Anyway, a good if naughty tune:

The Police released Reggatta de Blanc back in 1979. “Message in a Bottle” and “Walking on the Moon” pretty much overshadowed everything else. And while it may be pushing the edge of “deep,” I’m gonna go with “Bring On The Night” which gets played occasionally but which I think is a terrific tune.

However, Sting (ominously) said this: “After reading The Executioner’s Song, Sting felt that the words fitted Gary Gilmore’s death wish, and says that since then, ‘I sing it with him in mind.'” (Ouch. BTW, I read that book years ago and it was a damn good read.)**

Little Feat released an album in 1979 called Down on the Farm. According to Wikipedia, “The album was completed and released shortly after the death of the band’s founder and frontman, Lowell George, in 1979. It was their last original work for nine years. The band had announced their break-up in June 1979 during the making of the album. Little Feat would reform in 1987.”

You could easily make a case that this whole album is deep cuts as you don’t hear it nearly as much as, say, “Dixie Chicken” or “Willin'”. But I like the title cut which is a nice slice of LIttle Feat pie.

*In one of my favorite music stories ever, the BBC banned “Lola” because of the use of the words “Coca-Cola” in the lyrics. Since the Beeb had a policy against product placement, Ray Davies had to interrupt an American tour – their first in years –Β  to make a 6000-mile round-trip flight from New York to London and back on June 3, 1970. He changed the lyrics to cherry-cola. Today he would likely record it on a mic in his hotel room to a computer then email that to the producer.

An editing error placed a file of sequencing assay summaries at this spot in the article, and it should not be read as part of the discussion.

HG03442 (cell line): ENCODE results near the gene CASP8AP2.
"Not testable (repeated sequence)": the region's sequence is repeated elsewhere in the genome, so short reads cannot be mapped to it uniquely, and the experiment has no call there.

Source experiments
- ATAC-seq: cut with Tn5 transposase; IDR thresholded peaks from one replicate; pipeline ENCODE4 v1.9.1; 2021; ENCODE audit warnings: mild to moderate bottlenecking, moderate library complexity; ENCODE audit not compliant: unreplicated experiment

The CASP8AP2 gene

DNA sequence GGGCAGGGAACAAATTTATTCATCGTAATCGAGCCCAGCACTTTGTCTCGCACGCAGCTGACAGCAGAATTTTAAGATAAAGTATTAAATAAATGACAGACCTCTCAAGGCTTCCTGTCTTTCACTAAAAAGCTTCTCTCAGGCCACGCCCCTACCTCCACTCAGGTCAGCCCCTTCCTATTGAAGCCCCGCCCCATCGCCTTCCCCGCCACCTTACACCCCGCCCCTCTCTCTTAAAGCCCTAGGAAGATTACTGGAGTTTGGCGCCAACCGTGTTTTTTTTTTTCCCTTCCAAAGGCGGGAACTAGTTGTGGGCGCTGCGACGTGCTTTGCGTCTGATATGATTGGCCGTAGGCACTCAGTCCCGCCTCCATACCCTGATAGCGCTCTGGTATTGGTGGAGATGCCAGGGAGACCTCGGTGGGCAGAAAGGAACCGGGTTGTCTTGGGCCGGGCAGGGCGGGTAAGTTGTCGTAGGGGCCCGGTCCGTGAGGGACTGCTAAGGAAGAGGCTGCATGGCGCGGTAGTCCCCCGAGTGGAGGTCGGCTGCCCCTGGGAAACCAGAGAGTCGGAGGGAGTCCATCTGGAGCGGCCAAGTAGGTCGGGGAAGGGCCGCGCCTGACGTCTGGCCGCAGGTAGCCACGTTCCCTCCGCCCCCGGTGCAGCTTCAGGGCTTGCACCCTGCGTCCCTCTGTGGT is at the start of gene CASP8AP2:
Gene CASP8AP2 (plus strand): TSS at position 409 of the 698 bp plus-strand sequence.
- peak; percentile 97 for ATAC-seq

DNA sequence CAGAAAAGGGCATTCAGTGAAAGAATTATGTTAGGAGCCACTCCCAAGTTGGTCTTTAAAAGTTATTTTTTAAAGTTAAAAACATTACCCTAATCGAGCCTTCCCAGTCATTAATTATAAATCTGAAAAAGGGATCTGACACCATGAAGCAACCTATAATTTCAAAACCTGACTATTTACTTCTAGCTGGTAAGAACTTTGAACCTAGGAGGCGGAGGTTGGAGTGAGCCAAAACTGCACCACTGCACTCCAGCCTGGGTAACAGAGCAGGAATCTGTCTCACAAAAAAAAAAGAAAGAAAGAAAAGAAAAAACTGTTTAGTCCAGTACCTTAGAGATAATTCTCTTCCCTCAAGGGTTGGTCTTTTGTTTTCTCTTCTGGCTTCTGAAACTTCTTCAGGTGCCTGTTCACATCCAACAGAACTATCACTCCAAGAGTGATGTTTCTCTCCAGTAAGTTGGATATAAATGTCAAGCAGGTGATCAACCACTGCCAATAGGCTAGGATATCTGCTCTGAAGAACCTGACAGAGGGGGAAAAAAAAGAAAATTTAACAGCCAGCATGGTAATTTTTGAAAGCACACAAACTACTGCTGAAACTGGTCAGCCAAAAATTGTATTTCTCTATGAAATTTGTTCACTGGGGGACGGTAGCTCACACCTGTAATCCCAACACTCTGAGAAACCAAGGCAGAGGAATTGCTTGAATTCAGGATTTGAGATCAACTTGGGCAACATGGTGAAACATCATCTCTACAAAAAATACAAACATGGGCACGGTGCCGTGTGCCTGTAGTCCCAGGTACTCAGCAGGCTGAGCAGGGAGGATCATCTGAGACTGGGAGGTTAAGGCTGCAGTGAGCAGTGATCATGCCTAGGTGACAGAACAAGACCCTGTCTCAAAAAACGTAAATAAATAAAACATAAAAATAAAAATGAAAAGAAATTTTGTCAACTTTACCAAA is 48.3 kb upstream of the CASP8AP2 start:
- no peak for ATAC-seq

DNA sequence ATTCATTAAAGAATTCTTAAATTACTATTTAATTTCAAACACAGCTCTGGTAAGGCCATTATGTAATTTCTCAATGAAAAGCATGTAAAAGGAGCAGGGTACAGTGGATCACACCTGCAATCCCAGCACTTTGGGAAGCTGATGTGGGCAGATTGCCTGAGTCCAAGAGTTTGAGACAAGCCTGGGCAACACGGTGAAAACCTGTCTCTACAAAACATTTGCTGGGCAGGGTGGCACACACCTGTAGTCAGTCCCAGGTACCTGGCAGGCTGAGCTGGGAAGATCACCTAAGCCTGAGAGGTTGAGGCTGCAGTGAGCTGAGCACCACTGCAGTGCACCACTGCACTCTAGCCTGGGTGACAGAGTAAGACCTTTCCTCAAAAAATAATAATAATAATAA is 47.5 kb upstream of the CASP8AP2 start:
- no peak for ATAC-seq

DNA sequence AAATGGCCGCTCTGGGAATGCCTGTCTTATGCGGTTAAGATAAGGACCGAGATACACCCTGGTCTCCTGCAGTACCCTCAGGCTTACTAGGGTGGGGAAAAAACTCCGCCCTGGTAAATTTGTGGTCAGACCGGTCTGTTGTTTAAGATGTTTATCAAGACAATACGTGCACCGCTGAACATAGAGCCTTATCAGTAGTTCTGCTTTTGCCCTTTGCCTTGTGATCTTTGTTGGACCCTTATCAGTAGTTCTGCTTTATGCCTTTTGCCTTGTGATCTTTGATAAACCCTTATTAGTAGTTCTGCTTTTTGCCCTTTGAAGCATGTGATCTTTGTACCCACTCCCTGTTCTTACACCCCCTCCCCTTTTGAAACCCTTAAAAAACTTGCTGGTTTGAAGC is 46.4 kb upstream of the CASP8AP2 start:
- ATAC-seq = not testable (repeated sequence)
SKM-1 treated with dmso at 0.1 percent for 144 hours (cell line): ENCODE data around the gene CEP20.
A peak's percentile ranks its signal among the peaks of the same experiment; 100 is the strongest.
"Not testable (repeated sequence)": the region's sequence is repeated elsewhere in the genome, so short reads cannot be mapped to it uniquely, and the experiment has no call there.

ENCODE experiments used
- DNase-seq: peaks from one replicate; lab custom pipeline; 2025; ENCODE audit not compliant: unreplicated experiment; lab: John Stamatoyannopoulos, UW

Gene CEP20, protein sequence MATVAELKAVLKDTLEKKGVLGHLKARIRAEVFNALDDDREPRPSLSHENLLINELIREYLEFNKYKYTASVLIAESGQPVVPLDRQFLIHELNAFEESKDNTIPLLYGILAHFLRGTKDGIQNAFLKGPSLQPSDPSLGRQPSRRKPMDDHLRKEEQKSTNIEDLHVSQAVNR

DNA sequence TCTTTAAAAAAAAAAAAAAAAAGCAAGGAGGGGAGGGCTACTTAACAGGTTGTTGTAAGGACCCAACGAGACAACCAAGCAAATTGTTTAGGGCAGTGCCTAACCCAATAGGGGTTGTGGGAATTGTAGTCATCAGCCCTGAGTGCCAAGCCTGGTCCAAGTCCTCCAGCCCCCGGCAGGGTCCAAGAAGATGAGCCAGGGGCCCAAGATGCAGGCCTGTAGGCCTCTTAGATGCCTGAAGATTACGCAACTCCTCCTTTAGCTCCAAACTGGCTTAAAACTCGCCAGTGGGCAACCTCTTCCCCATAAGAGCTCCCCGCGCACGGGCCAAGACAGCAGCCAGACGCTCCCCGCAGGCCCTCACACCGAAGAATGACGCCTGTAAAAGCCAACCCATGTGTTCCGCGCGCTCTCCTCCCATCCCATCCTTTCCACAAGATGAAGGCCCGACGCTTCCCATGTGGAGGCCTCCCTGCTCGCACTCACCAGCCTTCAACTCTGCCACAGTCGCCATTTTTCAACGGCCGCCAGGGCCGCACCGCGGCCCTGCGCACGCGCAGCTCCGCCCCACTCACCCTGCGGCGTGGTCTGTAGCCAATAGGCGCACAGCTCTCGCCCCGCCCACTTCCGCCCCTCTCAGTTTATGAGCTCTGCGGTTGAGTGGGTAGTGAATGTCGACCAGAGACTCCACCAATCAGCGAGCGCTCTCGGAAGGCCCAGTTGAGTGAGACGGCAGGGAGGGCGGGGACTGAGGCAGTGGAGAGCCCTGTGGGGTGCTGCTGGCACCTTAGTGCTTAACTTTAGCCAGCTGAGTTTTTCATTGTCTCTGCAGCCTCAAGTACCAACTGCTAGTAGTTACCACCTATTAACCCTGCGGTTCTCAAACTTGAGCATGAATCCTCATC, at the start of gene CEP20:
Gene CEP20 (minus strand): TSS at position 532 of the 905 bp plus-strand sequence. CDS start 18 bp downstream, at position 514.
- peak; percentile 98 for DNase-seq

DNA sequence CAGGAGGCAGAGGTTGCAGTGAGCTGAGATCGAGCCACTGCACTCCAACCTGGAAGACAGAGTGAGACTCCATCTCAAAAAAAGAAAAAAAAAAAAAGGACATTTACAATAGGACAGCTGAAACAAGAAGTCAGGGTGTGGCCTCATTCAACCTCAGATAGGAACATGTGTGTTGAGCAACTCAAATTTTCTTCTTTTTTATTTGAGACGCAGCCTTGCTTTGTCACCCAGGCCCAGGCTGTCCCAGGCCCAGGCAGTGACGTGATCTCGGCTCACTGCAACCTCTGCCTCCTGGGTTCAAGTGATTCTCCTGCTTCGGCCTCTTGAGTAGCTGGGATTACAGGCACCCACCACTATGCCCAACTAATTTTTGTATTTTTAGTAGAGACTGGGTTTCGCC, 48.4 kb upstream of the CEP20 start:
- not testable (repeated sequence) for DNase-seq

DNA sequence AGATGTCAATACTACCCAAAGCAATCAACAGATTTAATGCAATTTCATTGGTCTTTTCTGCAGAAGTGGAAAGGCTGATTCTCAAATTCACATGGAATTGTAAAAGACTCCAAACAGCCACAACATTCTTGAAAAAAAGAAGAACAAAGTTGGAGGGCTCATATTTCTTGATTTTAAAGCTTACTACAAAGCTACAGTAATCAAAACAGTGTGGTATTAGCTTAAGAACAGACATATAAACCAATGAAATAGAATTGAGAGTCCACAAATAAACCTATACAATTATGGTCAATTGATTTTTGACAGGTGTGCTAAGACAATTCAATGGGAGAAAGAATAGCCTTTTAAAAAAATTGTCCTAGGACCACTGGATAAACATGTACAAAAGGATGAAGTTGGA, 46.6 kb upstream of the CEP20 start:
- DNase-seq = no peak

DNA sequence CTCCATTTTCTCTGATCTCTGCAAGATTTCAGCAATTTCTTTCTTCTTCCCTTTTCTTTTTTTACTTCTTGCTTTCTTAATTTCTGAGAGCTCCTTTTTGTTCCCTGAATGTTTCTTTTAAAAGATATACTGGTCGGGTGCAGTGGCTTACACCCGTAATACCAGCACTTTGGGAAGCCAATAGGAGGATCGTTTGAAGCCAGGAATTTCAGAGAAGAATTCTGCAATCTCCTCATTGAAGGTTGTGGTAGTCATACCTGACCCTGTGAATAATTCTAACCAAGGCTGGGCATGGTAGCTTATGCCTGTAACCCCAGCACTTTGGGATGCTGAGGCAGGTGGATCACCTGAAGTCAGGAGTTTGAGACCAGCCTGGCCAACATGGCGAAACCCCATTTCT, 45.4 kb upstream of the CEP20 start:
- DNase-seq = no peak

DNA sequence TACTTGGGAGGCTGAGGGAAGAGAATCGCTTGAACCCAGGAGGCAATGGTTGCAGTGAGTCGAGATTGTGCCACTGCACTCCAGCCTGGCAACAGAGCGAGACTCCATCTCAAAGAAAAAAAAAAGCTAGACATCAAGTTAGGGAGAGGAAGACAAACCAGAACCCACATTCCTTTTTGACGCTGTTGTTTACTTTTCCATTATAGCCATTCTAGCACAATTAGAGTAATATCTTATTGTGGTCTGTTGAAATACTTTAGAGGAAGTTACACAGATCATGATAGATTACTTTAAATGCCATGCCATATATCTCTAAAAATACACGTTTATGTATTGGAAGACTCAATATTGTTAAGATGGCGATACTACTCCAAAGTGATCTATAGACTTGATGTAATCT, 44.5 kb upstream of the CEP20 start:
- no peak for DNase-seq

**Gilmore’s brother Mikal is a music writer and has written for Rolling Stone. I found this out once when I was reading a story in RS and Mikal slowly revealed this fact. Chilling.

20 thoughts on “Overlooked Gems – A New Series

  1. Powerman is one of those great Kinks songs that got me headed back to revisit them after seeing The Darjeeling Limited. Some great choices and a cracking concept.


    1. In researching the piece I read that some Kinks songs had been used in ‘Darjeeling.’ Kinks aside, should I see that? As to the concept, I checked first to see if you or Christian or somebody had done it already. Apparently not. Staring us right there in our faces, eh?

      Liked by 1 person

      1. Well it depends on how you feel about Wes Anderson as I know he has something of a marmite affect. I really enjoyed it – strong cast, great location and cracking direction


    1. Yeah, I wavered a bit on including that. But I did a little research and it was never “Roxanne” level popular. But I do love that band.

      Liked by 1 person

        1. Sure, but the other side of that is what if the quality had gone downhill? So yeah I want more but given the choice, I’ll take a solid body of work over some great albums and then some sludge. Consider the last couple of Zep albums.

          Liked by 1 person